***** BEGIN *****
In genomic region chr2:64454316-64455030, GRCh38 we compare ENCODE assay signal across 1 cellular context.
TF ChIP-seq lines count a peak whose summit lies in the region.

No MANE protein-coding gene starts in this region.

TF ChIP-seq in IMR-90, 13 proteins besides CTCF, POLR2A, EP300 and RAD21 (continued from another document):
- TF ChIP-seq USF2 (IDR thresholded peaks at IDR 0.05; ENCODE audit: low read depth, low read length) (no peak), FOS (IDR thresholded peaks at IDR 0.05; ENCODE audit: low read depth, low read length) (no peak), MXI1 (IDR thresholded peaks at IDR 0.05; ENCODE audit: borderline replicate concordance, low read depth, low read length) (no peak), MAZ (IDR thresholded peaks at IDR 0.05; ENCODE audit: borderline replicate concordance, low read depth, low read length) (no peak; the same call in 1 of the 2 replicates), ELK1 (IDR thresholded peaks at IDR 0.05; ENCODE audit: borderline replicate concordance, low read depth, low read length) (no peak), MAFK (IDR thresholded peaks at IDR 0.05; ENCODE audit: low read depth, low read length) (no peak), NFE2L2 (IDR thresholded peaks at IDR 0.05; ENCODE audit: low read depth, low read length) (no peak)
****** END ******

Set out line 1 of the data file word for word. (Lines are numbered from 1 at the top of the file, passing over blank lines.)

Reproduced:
In genomic region chr2:64454316-64455030, GRCh38 we compare ENCODE assay signal across 1 cellular context.